Guinea-Bissau revolutionary strategist and leader Amilcar Cabral once noted, “Just as occurs with the flower in a plant, the capacity (or responsibility) for forming and fertilizing the germ which ensures the continuity of history lies in culture.”

Our time together in Puerto Rico emphasized the role of culture in germinating its experimental commons. One of Casa Pueblo’s early anti-mining events, we were told, had several speakers but only one attendee — a heartbreaking image — but with the mobilization of communities through dance and music, their numbers grew into the thousands. “The culture of an oppressed group is always revolutionary,” Massol González reflected.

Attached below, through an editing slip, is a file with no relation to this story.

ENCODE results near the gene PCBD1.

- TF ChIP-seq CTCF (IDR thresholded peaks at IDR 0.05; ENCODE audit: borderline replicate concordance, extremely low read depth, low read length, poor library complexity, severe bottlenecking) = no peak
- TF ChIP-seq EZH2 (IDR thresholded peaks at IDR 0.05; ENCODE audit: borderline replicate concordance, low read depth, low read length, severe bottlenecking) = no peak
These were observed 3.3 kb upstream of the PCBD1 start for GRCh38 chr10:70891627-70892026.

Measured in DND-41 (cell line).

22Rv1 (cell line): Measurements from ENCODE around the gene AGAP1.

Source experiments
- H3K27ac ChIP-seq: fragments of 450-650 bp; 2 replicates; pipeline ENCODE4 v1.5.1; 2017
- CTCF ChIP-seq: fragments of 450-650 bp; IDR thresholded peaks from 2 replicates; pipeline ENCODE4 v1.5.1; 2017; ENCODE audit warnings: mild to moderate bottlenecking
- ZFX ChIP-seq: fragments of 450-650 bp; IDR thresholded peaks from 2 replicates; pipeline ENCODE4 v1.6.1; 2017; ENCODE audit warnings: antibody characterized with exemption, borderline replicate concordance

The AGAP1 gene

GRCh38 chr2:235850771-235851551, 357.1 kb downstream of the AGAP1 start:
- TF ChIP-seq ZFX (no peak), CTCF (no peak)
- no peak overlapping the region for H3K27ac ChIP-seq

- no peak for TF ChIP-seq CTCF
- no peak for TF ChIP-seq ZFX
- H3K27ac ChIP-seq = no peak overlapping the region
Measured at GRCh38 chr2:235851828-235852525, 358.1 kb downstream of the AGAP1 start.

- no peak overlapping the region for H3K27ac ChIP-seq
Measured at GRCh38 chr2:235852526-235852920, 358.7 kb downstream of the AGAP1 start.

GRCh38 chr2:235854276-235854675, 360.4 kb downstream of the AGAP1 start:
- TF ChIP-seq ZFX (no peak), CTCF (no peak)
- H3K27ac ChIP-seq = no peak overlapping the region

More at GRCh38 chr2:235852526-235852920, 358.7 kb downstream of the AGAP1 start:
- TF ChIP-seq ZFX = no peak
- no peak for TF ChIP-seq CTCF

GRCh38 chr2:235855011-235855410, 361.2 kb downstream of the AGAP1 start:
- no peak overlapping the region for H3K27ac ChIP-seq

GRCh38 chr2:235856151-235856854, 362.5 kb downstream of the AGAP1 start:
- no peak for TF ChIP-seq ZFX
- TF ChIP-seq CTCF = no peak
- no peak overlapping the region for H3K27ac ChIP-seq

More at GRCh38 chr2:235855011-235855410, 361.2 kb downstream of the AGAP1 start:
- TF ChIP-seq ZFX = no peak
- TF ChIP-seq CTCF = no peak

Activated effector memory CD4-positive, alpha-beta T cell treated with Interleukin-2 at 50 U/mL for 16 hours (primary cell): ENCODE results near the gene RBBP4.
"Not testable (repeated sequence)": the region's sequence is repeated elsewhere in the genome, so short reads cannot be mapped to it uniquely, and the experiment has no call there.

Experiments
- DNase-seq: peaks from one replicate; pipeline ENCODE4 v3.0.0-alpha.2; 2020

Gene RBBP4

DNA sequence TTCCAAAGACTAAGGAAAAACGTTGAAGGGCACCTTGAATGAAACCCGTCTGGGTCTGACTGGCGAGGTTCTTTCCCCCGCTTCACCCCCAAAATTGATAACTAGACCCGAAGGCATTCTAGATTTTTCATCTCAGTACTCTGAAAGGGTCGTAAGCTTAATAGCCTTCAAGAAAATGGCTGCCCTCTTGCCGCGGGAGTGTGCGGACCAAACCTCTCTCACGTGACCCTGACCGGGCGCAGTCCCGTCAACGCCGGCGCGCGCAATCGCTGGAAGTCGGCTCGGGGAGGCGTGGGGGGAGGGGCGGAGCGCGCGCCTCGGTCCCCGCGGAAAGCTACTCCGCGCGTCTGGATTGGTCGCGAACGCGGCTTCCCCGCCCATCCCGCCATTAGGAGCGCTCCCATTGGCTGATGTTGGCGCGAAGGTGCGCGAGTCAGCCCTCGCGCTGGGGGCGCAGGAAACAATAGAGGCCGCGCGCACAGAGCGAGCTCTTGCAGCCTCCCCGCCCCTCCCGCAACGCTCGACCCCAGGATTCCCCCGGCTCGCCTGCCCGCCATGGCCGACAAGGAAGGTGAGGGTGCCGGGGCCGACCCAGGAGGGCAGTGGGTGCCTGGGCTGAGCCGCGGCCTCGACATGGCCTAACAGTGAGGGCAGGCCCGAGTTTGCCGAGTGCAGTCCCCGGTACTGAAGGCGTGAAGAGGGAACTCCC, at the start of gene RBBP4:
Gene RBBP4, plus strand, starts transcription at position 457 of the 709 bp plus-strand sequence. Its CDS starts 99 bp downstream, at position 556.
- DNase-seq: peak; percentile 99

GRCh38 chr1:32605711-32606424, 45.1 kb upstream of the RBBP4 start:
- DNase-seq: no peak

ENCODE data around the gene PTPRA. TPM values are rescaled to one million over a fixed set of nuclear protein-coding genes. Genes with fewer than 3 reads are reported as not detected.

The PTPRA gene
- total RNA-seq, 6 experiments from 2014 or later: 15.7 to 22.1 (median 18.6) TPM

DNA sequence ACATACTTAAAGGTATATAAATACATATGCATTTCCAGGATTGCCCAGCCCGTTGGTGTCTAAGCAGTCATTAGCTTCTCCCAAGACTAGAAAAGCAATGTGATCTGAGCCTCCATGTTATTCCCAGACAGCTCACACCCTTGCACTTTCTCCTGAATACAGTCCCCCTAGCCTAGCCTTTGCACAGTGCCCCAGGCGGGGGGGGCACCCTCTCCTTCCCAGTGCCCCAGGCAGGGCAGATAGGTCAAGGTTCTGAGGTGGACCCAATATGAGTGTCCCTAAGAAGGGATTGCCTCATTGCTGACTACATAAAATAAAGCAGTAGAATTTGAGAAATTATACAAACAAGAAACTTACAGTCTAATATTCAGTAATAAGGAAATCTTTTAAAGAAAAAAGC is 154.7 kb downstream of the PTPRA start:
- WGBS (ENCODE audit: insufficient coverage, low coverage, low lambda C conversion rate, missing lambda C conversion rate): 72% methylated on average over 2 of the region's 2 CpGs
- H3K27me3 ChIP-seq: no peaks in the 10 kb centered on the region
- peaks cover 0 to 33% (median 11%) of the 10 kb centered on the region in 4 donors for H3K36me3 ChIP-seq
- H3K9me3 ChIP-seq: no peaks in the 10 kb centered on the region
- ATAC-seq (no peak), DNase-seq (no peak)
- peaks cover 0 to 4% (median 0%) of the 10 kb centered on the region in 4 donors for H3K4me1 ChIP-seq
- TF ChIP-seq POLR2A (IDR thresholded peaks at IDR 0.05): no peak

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Understanding the Caribbean as a cultural heart of resistance to colonialism, we celebrated the production of anticolonial musical forms that have dominated popular consciousness and the language of liberation — such as salsa, bomba y plena, meringue, reggae and hip-hop (whose pioneers include many Jamaican emigrants to the north). Our own opening event featured a spotlight on the Puerto Rican folk styles of iconic singer and guitarist Marta Rodriguez, whose contributions included a version of Boricua en la Luna, the classic poem of Juan Antonio Corretjer put to music by Roy Brown. After the official gathering was completed, some remaining delegates were able to meet with the people who inspired that poem, Lucy and Alicia Rodriguez, and visit Taino sites in Loiza and the El Yunque rain forest.